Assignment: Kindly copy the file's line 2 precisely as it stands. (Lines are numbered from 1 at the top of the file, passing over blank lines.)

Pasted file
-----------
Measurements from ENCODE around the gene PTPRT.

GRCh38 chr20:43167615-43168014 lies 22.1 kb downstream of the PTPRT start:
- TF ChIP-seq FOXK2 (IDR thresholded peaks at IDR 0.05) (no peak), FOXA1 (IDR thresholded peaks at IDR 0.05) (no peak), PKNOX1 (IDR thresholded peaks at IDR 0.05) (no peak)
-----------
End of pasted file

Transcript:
GRCh38 chr20:43167615-43168014 lies 22.1 kb downstream of the PTPRT start: